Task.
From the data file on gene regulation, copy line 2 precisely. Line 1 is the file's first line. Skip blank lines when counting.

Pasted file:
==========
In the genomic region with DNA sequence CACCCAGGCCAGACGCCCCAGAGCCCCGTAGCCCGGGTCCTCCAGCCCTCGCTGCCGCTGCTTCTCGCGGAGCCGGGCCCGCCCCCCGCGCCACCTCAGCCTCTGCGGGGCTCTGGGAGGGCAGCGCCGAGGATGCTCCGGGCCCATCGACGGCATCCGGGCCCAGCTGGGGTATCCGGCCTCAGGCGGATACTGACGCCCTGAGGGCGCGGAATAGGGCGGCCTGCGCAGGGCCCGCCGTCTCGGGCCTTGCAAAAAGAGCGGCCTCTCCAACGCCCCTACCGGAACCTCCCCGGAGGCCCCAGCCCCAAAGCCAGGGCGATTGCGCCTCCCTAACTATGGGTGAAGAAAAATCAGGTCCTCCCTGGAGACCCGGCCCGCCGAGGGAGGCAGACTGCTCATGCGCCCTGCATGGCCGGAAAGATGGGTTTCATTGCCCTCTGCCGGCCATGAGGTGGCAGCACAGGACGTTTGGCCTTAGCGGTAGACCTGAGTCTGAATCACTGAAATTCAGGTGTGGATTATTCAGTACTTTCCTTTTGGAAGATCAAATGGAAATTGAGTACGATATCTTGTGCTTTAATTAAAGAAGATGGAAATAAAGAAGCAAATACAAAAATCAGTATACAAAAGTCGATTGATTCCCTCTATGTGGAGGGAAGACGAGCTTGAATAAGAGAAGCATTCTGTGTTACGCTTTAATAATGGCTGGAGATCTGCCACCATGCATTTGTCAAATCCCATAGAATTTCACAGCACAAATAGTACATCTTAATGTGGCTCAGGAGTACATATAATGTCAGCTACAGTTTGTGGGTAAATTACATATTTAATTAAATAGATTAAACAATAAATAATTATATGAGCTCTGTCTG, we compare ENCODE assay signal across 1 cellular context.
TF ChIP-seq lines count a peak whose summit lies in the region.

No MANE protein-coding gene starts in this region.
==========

TF ChIP-seq lines count a peak whose summit lies in the region.